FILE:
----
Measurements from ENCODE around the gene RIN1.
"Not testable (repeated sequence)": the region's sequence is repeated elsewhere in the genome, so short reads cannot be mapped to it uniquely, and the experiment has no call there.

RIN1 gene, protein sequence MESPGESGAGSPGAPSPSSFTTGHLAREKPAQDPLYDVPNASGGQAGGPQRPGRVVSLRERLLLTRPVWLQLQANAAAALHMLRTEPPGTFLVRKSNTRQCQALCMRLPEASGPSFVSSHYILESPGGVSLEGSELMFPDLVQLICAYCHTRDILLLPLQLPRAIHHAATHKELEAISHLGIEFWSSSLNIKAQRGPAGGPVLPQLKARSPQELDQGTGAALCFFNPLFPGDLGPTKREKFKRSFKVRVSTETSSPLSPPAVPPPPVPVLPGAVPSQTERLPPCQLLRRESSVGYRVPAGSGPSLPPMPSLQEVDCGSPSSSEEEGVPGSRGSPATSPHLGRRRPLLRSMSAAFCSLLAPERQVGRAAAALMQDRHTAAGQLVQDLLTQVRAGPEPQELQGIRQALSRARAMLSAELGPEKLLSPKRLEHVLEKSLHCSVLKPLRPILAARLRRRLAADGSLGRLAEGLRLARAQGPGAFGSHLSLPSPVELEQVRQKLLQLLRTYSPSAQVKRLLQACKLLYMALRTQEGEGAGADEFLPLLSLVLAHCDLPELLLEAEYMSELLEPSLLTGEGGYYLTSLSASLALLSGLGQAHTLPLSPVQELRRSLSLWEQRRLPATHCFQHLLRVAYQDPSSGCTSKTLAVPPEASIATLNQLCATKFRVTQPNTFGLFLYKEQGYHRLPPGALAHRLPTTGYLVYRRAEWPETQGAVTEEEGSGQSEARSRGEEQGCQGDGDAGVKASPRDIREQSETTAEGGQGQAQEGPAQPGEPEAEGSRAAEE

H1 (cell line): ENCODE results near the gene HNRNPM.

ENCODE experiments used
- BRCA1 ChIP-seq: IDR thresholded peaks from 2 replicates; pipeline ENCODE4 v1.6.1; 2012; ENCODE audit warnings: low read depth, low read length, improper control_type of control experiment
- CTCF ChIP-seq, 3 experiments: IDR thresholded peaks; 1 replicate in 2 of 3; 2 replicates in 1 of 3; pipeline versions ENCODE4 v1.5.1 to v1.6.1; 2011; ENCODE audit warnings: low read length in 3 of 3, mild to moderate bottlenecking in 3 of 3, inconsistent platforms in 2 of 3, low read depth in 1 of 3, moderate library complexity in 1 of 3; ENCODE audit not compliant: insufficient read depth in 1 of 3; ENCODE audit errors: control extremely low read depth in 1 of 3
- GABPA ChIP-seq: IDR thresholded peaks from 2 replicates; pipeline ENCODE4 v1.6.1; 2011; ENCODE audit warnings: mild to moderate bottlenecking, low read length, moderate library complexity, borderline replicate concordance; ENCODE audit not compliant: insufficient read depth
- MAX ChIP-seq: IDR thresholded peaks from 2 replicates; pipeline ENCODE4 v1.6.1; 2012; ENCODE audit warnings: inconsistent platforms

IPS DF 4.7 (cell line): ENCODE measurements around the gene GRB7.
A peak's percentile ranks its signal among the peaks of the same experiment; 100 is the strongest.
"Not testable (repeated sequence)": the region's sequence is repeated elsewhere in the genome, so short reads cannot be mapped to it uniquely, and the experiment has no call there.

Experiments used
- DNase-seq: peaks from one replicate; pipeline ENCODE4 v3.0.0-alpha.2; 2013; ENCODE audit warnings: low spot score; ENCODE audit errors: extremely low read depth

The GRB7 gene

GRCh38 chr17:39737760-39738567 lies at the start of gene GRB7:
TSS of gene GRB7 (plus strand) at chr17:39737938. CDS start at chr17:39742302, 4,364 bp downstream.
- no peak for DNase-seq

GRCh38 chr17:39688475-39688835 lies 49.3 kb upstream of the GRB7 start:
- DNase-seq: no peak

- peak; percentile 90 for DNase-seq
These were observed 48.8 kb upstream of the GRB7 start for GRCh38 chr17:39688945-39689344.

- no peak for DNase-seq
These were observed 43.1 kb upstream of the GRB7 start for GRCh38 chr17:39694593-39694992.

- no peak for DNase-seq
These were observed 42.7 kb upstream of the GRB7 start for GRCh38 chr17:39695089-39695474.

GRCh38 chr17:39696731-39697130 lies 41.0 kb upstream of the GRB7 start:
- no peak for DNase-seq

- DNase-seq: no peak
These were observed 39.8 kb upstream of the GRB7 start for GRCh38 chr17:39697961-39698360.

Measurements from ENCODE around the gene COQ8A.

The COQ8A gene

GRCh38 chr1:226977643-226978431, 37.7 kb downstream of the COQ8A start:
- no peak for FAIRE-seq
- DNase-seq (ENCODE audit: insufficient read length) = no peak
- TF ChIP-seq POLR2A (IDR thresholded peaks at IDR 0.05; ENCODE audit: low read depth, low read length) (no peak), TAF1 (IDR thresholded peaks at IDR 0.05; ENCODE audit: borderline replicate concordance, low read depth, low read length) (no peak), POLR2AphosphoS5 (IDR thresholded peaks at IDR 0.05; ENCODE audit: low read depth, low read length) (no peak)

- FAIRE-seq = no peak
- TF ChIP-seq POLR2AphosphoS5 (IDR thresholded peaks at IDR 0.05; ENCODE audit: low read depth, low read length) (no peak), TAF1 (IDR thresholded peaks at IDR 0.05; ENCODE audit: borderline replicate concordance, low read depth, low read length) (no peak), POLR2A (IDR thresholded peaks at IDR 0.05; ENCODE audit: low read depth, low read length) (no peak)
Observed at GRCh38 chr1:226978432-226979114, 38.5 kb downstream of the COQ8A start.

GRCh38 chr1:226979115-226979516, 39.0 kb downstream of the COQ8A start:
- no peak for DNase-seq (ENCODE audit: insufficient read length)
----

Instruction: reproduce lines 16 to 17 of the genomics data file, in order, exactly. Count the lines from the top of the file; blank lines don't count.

GRCh38 chr17:39737760-39738567 lies at the start of gene GRB7:
TSS of gene GRB7 (plus strand) at chr17:39737938. CDS start at chr17:39742302, 4,364 bp downstream.